I came across a neat math puzzle involving counting the number of unique combinations in a hypothetical lock where digit order does not count. Before you continue, please watch at least the first minute of following video:

The rest of the video describes two related approaches for carrying out the counting. Often when I run into complex counting problems, I like to do a sanity check using brute force computation to make sure I have not missed anything. `Julia`

is fantastic choice for doing such computation. It has `C`

like speed, and with an expressiveness that rivals many other high level languages.

Without further ado, here is the Julia code I used to verify my solution the problem.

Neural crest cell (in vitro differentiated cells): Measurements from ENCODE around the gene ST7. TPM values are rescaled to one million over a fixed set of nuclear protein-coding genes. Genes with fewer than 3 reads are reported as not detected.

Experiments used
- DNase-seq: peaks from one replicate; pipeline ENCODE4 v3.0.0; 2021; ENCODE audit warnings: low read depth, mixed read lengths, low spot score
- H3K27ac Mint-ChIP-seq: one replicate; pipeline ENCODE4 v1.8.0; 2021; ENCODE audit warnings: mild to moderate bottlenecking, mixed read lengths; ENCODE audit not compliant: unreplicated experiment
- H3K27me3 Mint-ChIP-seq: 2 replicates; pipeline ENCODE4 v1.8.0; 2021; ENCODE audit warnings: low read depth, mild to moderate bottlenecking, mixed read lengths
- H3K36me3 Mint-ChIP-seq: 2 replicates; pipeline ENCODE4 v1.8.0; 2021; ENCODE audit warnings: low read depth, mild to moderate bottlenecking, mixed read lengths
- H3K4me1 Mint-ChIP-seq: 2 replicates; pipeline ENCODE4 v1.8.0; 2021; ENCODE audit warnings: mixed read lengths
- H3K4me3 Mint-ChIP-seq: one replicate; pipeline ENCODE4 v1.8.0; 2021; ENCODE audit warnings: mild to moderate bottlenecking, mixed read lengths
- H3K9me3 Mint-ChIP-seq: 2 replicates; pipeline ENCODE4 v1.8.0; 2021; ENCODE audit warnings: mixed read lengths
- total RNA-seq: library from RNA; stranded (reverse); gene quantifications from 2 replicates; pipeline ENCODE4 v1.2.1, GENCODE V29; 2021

function unique_combs(n=4)

pat_lookup=Dict{String,Bool}()

for i=0:10^n-1

d=digits(i,10,n) # The digits on an integer in an array with padding

ds=d |> sort |> join # putting the digits in a string after sorting

get(pat_lookup,ds,false) || (pat_lookup[ds]=true)

`end`

println("The number of unique digits is $(length(pat_lookup))")

`end`

In `line 2`

we create a dictionary that we will be using to check if the number fits a previously seen pattern. The loop starting in `line 3`

, examines all possible ordered combinations. The `digits`

function in `line 4`

takes any integer and generate an array of its constituent digits. We generate the unique digit string in `line 5`

using pipes, by first sorting the integer array of digits and then combining them in a string. In `line 6`

we check if the pattern of digits was seen before and make use of quick short short-circuit evaluation to avoid an `if-then`

statement.

More compact, but potentially using more memory:

unique_combs(n) = length(Set(map(x -> sort(digits(x)), 10^n:2*10^n-1)))

Actually on testing your code, your compact version runs faster and uses less memory. The conversion of the integer array to string take a bit of memory.